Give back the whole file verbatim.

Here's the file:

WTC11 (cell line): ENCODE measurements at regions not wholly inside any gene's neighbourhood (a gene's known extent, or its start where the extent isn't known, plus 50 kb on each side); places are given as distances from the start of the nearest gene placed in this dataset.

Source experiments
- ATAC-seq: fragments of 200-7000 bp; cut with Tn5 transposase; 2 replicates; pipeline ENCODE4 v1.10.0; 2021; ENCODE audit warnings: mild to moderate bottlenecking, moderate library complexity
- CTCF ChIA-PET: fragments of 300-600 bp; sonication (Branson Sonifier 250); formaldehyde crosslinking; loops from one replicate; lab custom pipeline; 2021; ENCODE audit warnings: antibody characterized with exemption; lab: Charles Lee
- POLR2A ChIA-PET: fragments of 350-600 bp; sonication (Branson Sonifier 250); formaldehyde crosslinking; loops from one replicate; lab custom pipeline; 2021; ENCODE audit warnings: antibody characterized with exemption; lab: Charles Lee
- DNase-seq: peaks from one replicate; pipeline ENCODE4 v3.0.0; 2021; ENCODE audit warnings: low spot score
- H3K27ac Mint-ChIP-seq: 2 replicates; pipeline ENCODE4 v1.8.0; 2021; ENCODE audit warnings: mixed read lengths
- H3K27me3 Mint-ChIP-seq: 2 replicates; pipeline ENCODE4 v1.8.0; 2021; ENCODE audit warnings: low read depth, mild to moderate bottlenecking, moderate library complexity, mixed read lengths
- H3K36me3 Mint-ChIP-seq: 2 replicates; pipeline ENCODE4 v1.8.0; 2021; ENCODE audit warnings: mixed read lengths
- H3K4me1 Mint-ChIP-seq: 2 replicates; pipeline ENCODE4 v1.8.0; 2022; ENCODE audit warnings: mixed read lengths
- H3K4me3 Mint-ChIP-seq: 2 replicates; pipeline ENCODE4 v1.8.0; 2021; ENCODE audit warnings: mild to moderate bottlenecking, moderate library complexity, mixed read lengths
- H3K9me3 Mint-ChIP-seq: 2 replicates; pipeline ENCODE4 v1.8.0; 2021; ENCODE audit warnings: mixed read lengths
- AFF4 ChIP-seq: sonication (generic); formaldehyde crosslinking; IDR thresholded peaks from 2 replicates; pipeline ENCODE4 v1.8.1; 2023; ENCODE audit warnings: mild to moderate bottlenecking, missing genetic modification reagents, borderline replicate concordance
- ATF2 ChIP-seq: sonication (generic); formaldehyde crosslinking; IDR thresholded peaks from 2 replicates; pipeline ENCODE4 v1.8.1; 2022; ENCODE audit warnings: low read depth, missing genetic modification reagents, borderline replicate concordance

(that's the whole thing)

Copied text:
WTC11 (cell line): ENCODE measurements at regions not wholly inside any gene's neighbourhood (a gene's known extent, or its start where the extent isn't known, plus 50 kb on each side); places are given as distances from the start of the nearest gene placed in this dataset.

Source experiments
- ATAC-seq: fragments of 200-7000 bp; cut with Tn5 transposase; 2 replicates; pipeline ENCODE4 v1.10.0; 2021; ENCODE audit warnings: mild to moderate bottlenecking, moderate library complexity
- CTCF ChIA-PET: fragments of 300-600 bp; sonication (Branson Sonifier 250); formaldehyde crosslinking; loops from one replicate; lab custom pipeline; 2021; ENCODE audit warnings: antibody characterized with exemption; lab: Charles Lee
- POLR2A ChIA-PET: fragments of 350-600 bp; sonication (Branson Sonifier 250); formaldehyde crosslinking; loops from one replicate; lab custom pipeline; 2021; ENCODE audit warnings: antibody characterized with exemption; lab: Charles Lee
- DNase-seq: peaks from one replicate; pipeline ENCODE4 v3.0.0; 2021; ENCODE audit warnings: low spot score
- H3K27ac Mint-ChIP-seq: 2 replicates; pipeline ENCODE4 v1.8.0; 2021; ENCODE audit warnings: mixed read lengths
- H3K27me3 Mint-ChIP-seq: 2 replicates; pipeline ENCODE4 v1.8.0; 2021; ENCODE audit warnings: low read depth, mild to moderate bottlenecking, moderate library complexity, mixed read lengths
- H3K36me3 Mint-ChIP-seq: 2 replicates; pipeline ENCODE4 v1.8.0; 2021; ENCODE audit warnings: mixed read lengths
- H3K4me1 Mint-ChIP-seq: 2 replicates; pipeline ENCODE4 v1.8.0; 2022; ENCODE audit warnings: mixed read lengths
- H3K4me3 Mint-ChIP-seq: 2 replicates; pipeline ENCODE4 v1.8.0; 2021; ENCODE audit warnings: mild to moderate bottlenecking, moderate library complexity, mixed read lengths
- H3K9me3 Mint-ChIP-seq: 2 replicates; pipeline ENCODE4 v1.8.0; 2021; ENCODE audit warnings: mixed read lengths
- AFF4 ChIP-seq: sonication (generic); formaldehyde crosslinking; IDR thresholded peaks from 2 replicates; pipeline ENCODE4 v1.8.1; 2023; ENCODE audit warnings: mild to moderate bottlenecking, missing genetic modification reagents, borderline replicate concordance
- ATF2 ChIP-seq: sonication (generic); formaldehyde crosslinking; IDR thresholded peaks from 2 replicates; pipeline ENCODE4 v1.8.1; 2022; ENCODE audit warnings: low read depth, missing genetic modification reagents, borderline replicate concordance